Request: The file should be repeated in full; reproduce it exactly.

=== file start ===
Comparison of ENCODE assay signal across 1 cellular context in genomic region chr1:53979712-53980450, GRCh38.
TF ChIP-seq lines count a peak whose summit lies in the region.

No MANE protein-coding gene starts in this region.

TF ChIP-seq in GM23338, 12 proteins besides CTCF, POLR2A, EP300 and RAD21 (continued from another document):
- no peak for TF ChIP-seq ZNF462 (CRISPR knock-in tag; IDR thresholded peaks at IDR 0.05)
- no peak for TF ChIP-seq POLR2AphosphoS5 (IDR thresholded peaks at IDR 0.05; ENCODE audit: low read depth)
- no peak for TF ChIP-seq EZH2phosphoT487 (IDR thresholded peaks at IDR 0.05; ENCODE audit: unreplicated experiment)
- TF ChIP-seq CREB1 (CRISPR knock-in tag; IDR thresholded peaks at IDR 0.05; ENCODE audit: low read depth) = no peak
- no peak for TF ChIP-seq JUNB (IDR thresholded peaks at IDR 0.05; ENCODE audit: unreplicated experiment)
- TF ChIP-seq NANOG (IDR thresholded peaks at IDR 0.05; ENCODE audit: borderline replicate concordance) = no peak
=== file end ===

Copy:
Comparison of ENCODE assay signal across 1 cellular context in genomic region chr1:53979712-53980450, GRCh38.
TF ChIP-seq lines count a peak whose summit lies in the region.

No MANE protein-coding gene starts in this region.

TF ChIP-seq in GM23338, 12 proteins besides CTCF, POLR2A, EP300 and RAD21 (continued from another document):
- no peak for TF ChIP-seq ZNF462 (CRISPR knock-in tag; IDR thresholded peaks at IDR 0.05)
- no peak for TF ChIP-seq POLR2AphosphoS5 (IDR thresholded peaks at IDR 0.05; ENCODE audit: low read depth)
- no peak for TF ChIP-seq EZH2phosphoT487 (IDR thresholded peaks at IDR 0.05; ENCODE audit: unreplicated experiment)
- TF ChIP-seq CREB1 (CRISPR knock-in tag; IDR thresholded peaks at IDR 0.05; ENCODE audit: low read depth) = no peak
- no peak for TF ChIP-seq JUNB (IDR thresholded peaks at IDR 0.05; ENCODE audit: unreplicated experiment)
- TF ChIP-seq NANOG (IDR thresholded peaks at IDR 0.05; ENCODE audit: borderline replicate concordance) = no peak